WASHINGTON (ABP) -- President Obama has followed through on his promise to declare May 6 the National Day of Prayer despite a controversial April 15 ruling by a federal judge who said the government encouraging its citizens to pray violates the First Amendment.
“We are blessed to live in a nation that counts freedom of conscience and free exercise of religion among its most fundamental principles, thereby ensuring that all people of goodwill may hold and practice their beliefs according to the dictates of their consciences,” Obama said, in an April 30 proclamation declaring the day for 2010. “Prayer has been a sustaining way for many Americans of diverse faiths to express their most cherished beliefs, and thus we have long deemed it fitting and proper to publicly recognize the importance of prayer on this day across the nation.”
Presidents since at least 1952, when Congress declared a prayer day, have issued such proclamations noting the observation, extolling the role of prayer in many Americans’ lives and encouraging prayer for the nation as well as others in the world. In 1988, Congress fixed the date of the observance as the first Thursday in May.
But on April 15, U.S. District Judge Barbara Crabb of Wisconsin agreed with plaintiffs who had sued to put an end to the federal government’s involvement in the event, which is marked by ceremonies both public and private around the country.
“It bears emphasizing that a conclusion that the [First Amendment’s] Establishment Clause prohibits the government from endorsing a religious exercise is not a judgment on the value of prayer or the millions of Americans who believe in its power,” Crabb wrote in a 66-page opinion. “No one can doubt the important role that prayer plays in the spiritual life of a believer. However, recognizing the importance of prayer to many people does not mean that the government may enact a statute in support of it, any more than the government may encourage citizens to fast during the month of Ramadan, attend a synagogue, purify themselves in a sweat lodge or practice rune magic.”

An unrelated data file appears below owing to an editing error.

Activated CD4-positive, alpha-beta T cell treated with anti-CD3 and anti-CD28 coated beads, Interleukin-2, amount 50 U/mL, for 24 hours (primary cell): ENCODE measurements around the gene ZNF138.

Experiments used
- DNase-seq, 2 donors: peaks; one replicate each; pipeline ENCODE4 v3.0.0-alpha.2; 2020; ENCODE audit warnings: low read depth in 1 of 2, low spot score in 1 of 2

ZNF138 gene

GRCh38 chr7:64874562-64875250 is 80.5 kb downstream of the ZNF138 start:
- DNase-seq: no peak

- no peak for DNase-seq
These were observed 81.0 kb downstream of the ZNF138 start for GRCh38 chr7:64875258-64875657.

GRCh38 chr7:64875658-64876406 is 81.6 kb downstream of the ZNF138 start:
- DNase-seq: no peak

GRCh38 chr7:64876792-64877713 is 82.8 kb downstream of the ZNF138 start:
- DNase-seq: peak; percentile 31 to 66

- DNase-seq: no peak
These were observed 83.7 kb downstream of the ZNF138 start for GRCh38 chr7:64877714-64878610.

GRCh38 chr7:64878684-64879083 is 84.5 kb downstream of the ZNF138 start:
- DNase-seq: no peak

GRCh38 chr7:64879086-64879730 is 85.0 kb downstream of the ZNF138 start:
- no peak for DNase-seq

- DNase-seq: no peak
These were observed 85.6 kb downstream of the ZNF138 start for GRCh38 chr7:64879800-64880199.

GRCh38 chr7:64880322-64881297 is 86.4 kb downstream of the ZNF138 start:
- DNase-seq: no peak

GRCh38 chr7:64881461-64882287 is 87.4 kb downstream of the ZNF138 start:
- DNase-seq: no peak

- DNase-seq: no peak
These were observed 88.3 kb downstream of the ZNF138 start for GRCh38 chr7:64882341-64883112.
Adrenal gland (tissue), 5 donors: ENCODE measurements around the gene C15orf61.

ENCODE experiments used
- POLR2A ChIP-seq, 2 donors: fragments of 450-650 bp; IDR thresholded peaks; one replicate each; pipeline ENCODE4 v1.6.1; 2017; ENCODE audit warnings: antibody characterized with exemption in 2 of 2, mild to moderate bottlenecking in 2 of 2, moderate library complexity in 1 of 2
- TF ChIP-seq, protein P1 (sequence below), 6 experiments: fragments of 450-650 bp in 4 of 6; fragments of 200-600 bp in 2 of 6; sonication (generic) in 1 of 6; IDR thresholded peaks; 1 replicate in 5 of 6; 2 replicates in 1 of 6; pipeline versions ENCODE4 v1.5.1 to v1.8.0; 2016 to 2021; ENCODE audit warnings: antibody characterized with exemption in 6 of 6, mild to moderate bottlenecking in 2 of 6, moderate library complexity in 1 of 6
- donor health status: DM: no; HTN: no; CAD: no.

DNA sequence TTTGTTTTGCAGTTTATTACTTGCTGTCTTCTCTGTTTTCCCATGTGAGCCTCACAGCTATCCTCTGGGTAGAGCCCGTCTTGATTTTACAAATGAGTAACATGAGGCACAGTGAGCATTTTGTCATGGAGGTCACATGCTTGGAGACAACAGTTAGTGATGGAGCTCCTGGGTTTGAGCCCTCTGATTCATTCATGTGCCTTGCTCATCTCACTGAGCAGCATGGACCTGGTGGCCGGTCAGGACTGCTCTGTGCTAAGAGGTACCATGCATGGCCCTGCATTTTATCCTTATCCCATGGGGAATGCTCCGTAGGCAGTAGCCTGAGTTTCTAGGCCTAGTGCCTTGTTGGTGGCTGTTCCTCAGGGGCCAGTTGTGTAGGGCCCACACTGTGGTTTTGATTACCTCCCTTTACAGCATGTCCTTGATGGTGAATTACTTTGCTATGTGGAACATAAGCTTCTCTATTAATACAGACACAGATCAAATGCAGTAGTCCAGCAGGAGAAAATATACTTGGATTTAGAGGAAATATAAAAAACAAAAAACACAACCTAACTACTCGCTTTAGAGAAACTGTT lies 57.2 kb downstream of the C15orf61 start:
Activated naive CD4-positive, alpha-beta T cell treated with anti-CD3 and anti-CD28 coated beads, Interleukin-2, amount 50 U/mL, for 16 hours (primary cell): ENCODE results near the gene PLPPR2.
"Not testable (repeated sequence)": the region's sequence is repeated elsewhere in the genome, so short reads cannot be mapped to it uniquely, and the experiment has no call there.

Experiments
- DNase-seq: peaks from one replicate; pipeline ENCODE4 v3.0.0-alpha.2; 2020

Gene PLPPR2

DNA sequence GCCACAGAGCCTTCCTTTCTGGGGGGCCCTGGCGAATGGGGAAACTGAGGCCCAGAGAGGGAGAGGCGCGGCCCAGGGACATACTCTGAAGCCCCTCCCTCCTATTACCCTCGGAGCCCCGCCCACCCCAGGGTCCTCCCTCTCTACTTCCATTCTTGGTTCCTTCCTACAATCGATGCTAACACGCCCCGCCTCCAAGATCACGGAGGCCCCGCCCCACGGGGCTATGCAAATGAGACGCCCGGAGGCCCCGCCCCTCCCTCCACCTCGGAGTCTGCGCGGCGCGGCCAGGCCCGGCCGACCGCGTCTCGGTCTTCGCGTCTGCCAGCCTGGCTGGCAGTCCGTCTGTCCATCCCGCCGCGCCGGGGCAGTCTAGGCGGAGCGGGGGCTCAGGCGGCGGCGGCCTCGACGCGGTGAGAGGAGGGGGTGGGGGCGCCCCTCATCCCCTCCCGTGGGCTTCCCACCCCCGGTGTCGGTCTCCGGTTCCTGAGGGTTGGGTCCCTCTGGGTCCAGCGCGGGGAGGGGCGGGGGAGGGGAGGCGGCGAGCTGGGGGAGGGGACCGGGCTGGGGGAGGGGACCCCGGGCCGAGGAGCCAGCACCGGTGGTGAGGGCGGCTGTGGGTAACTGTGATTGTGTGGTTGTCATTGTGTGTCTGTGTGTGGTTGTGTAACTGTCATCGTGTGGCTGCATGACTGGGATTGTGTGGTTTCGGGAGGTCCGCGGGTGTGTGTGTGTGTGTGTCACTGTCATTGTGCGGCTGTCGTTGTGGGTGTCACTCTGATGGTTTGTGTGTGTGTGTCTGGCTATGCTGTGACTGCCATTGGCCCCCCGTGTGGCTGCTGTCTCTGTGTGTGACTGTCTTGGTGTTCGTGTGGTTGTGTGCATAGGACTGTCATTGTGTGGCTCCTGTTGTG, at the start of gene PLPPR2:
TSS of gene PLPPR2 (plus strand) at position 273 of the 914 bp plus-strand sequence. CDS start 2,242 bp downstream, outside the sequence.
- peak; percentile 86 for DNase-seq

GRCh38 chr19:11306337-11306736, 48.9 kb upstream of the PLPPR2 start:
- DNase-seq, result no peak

Crabb stayed enforcement of her ruling until all appeals of it have been exhausted, however. Obama’s Justice Department announced April 22 that it would appeal the decision.
While some religious-liberty advocates have praised Crabb's decision, others have said acknowledging the role that prayer has historically played for many Americans does not rise to the level of violating the First Amendment’s ban on government establishment of religion.
Americans United for Separation of Church and State and the Interfaith Alliance both said the decision was well-reasoned and sensitive to the true nature of uncoerced faith. The Alliance Defense Fund and American Center for Law and Justice criticized the decision and said it would likely be overturned.
The Baptist Joint Committee for Religious Liberty did not take an official stance on the ruling, but the Washington-based religious-liberty group has criticized the National Day of Prayer before. BJC Executive Director called the event misguided last year.
"The problem with the National Day of Prayer is that it is an official act of the government urging citizens to engage in a religious exercise," Walker said. "A day of prayer is more appropriately called for by pastors, rabbis and imams among us -- not civil magistrates, Congress or even an American president."
A representative of the Southern Baptist Convention's Ethics and Religious Liberty Commission, however, lambasted the ruling.
"[W]e are deeply offended by the fact that this judge would decide that the National Day of Prayer actually establishes religion," said Barrett Duke, the agency's vice president, according to an ERLC press release. "I think her understanding of the establishment of religion exceeds the founding fathers’ understanding of what that means."
The National Day of Prayer historically was a broadly ecumenical enterprise, but the event has become controversial in recent years. Some moderate and liberal religious leaders have criticized the National Day of Prayer Task Force, a conservative evangelical group led by the wife of Christian broadcaster James Dobson that serves as the event’s unofficial sponsor, for hosting religiously exclusive prayer events in state capitols and municipal facilities around the country.
Some conservatives, meanwhile, criticized Obama last year for his decision not to mark the day as his predecessor did, with elaborate and highly publicized prayer events at the White House. Obama instead observed the day privately.
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